narrowleaf goldenbush, more...
[Chrysothamnus nauseosus var. linearifolius S.L. Welsh & S. Goodrich, more]
Lowell E. Urbatsch, Loran C. Anderson, Roland P. Roberts, Kurt M. Neubig in Flora of North America (vol. 20)
Plants 40-150 cm. Stems erect to spreading, green when young, fastigiately branched, glabrous, resinous. Leaves usually ascending or spreading; blades filiform to narrowly oblanceolate (terete or flattened, adaxially sulcate to concave), 12-55 × 0.5-3 mm, midnerves evident, usually not raised, apices acute to acuminate, faces glabrous or sparsely hairy, gland-dotted (in circular, deep pits), resinous; axillary fascicles of 2-15 leaves, shorter than subtending leaves. Heads usually borne singly. Peduncles 20-70 mm (mostly ebracteate). Involucres hemispheric, 8-14 × 8-18 mm. Phyllaries 24-32 in 2-3 series, green to tan, ovate to lanceolate, 4-10 × 0.5-3 mm, subequal, outer sometimes wholly herbaceous, usually mostly chartaceous, sometimes with green, medial stripes, midnerves conspicuous, raised, 1-2 collateral nerves often present, (margins membranous, minutely lacerate to fimbriate) apices acute to acuminate, abaxial faces usually glabrous, sometimes sparsely hairy, often stipitate-glandular, resinous. Ray florets 3-18; laminae elliptic to lanceolate, 7-15 × 2-5 mm. Disc florets 16-60; corollas 6-10 mm. Cypselae tan to brown, narrowly oblanceoloid, somewhat flattened, 4-5 mm (2-ribbed), sericeous to villous; pappi silvery, 5.8-7 mm. 2n = 18. Flowering spring-early summer. Rocky or sandy soils of mountainsides, dry creek beds, deserts, mesas, and interior plains; 70-2000 m; Ariz., Calif., Nev., N.Mex., Tex., Utah.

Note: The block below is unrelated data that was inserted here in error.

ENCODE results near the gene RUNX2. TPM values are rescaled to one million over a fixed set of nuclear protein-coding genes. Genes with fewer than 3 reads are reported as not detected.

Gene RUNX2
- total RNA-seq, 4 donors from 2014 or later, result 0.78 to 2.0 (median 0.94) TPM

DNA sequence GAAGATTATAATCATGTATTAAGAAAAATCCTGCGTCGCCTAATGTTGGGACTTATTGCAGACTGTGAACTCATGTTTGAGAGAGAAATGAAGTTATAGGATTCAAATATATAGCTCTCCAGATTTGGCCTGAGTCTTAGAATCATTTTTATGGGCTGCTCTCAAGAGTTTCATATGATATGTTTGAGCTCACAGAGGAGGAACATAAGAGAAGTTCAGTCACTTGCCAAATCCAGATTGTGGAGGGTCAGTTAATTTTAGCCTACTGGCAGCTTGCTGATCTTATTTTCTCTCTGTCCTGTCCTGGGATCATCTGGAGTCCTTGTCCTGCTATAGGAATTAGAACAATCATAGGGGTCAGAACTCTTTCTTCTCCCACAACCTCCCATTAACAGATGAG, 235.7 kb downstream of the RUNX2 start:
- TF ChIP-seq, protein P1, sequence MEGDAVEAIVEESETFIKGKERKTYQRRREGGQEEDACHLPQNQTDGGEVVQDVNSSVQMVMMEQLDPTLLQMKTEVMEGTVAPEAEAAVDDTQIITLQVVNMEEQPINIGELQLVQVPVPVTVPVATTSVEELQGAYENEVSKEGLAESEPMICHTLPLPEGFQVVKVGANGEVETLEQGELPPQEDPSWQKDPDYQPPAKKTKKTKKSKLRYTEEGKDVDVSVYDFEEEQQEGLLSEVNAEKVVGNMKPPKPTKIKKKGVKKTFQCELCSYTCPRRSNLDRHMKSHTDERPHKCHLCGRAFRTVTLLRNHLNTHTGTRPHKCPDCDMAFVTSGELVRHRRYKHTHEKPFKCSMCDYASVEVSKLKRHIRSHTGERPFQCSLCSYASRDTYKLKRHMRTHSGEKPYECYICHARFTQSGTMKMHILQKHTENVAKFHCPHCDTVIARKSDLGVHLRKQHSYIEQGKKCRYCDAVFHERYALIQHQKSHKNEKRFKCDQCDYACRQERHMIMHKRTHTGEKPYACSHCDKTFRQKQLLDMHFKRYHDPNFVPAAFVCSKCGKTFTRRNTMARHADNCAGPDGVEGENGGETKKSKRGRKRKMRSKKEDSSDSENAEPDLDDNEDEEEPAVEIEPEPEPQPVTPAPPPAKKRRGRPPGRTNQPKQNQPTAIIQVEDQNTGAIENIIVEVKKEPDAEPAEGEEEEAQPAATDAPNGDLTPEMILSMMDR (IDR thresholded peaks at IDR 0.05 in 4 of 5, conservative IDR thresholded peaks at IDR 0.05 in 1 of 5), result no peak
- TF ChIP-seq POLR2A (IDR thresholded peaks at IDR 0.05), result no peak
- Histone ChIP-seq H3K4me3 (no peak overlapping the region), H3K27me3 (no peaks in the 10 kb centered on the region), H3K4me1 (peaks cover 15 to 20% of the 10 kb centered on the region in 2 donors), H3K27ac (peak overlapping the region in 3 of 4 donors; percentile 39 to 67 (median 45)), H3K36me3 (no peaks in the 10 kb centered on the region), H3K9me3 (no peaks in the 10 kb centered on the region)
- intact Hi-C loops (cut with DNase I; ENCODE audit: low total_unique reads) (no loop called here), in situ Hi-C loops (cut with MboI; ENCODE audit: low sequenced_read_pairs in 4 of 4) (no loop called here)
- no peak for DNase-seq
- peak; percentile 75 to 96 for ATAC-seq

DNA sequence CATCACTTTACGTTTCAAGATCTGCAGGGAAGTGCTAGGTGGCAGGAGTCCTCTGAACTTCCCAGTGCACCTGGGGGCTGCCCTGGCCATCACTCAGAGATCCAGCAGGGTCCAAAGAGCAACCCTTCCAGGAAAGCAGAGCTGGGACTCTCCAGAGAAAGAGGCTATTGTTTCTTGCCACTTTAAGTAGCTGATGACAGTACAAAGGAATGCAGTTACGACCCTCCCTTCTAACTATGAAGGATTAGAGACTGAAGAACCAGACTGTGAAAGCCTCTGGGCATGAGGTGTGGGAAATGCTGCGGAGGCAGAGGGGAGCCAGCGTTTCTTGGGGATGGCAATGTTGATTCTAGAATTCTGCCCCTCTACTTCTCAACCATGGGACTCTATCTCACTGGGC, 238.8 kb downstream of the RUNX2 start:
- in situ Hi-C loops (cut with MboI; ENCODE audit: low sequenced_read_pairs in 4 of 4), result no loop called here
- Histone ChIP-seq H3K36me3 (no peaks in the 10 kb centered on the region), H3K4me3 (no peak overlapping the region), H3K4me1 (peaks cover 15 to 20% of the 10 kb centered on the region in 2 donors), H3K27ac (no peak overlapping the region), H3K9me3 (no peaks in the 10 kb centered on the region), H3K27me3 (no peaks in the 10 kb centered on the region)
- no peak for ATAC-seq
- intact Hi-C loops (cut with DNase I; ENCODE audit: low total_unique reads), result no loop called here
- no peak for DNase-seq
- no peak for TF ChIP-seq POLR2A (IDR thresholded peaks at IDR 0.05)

FNA 2006, Kearny and Peebles 1979
Common Name: narrowleaf goldenbush Duration: Perennial Nativity: Native Lifeform: Shrub General: Shrubs, 40-150 cm tall; stems green when young; branches parallel, clustered, and broomlike; glabrous, resinous. Leaves: Alternate and sessile, ascending to spreading, some of the shorter leaves in fascicles; blades linear, 1-5 cm long and up to 3 mm wide, with evident midnerves and acute to acuminate tips, the surfaces punctate-glandular and resinous. Flowers: Flower heads radiate, solitary at branch tips on peduncles 2-7 cm long; involucre (ring of bracts wrapped around flower head) hemispheric, 8-14 mm high, the bracts (phyllaries) 24-32 in 2-3 subequal series, ovate to lanceolate with acute to acuminate tips; outer phyllaries usually mostly tan and papery, sometimes with green medial stripes, the outer surface often stipitate-glandular and resinous; ray florets 3-18, the corolla laminae yellow, elliptic to lanceolate, 7-15 mm long; disc florets 16-60, the corollas yellow, 6-10 mm high. Fruits: Achenes tan to brown, narrowly oblanceoloid, somewhat flattened, 4-5 mm long, sericeous to villous, topped with a pappus of silvery bristles, 6-7 mm long. Ecology: Found on rocky or sandy soils of mountainsides, dry creek beds, deserts, mesas, and interior plains; from 2,000 to 5,000 ft (610-1524 m); flowers spring-early summer. Distribution: AZ, CA, NV, NM, TX, UT Notes: Ericameria is a genus of shrubs with yellow flower heads, mostly broom-like growth form, and seeds (achenes) with tufts of bristles clinging to the tips. E. linearifolia, is rather showy for an Ericameria, with large yellow ray flowers. Look also for the linear leaves with depressed midveins and glands which are visible to the naked eye and even more obvious with a hand lens; and the outer phyllaries which are not very much shorter than the inner phyllaries, and which are often tan and papery with a green midvein. Similar to E. laricifolius, but that species has much smaller flower heads, with involucres 3-5 mm high, the mature heads only about 1 cm wide in fruit, on short peduncles about 1 cm long, (E. linearifolia has involucres about 1 cm high and mature heads 2 cm wide when in fruit, on longer peduncles 2-7 cm long.) Look for this species in Arizona below the Mogollon Rim and on the Arizona Strip, and westward to the southern California coast. Ethnobotany: Unknown, but other species in the genus have uses. Etymology: Erica- refers to heath or broom, and amari means bitter; linearifolia means linear-leaves. Synonyms: Happlopappus linearifolius, Haplopappus linearifolius ssp. interior, Haplopappus linearifolius var. interior Editor: AHazelton 2015